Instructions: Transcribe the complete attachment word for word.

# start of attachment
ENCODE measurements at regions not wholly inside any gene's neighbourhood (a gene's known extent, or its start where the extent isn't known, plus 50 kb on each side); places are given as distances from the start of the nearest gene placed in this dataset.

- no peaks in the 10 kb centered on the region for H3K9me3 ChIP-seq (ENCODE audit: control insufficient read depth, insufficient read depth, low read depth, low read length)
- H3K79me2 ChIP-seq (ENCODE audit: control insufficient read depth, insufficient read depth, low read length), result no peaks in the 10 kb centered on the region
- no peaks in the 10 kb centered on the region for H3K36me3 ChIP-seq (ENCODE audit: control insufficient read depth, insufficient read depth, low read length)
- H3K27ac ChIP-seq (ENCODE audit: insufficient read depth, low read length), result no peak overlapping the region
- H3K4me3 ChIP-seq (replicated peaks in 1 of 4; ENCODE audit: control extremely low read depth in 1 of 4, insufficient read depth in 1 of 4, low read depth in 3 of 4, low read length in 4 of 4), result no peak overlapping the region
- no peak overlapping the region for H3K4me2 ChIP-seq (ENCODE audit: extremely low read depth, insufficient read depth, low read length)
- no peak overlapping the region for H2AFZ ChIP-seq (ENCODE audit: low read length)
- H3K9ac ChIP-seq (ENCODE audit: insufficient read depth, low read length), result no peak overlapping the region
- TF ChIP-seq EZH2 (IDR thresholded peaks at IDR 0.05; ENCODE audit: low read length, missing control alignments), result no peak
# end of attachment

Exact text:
ENCODE measurements at regions not wholly inside any gene's neighbourhood (a gene's known extent, or its start where the extent isn't known, plus 50 kb on each side); places are given as distances from the start of the nearest gene placed in this dataset.

- no peaks in the 10 kb centered on the region for H3K9me3 ChIP-seq (ENCODE audit: control insufficient read depth, insufficient read depth, low read depth, low read length)
- H3K79me2 ChIP-seq (ENCODE audit: control insufficient read depth, insufficient read depth, low read length), result no peaks in the 10 kb centered on the region
- no peaks in the 10 kb centered on the region for H3K36me3 ChIP-seq (ENCODE audit: control insufficient read depth, insufficient read depth, low read length)
- H3K27ac ChIP-seq (ENCODE audit: insufficient read depth, low read length), result no peak overlapping the region
- H3K4me3 ChIP-seq (replicated peaks in 1 of 4; ENCODE audit: control extremely low read depth in 1 of 4, insufficient read depth in 1 of 4, low read depth in 3 of 4, low read length in 4 of 4), result no peak overlapping the region
- no peak overlapping the region for H3K4me2 ChIP-seq (ENCODE audit: extremely low read depth, insufficient read depth, low read length)
- no peak overlapping the region for H2AFZ ChIP-seq (ENCODE audit: low read length)
- H3K9ac ChIP-seq (ENCODE audit: insufficient read depth, low read length), result no peak overlapping the region
- TF ChIP-seq EZH2 (IDR thresholded peaks at IDR 0.05; ENCODE audit: low read length, missing control alignments), result no peak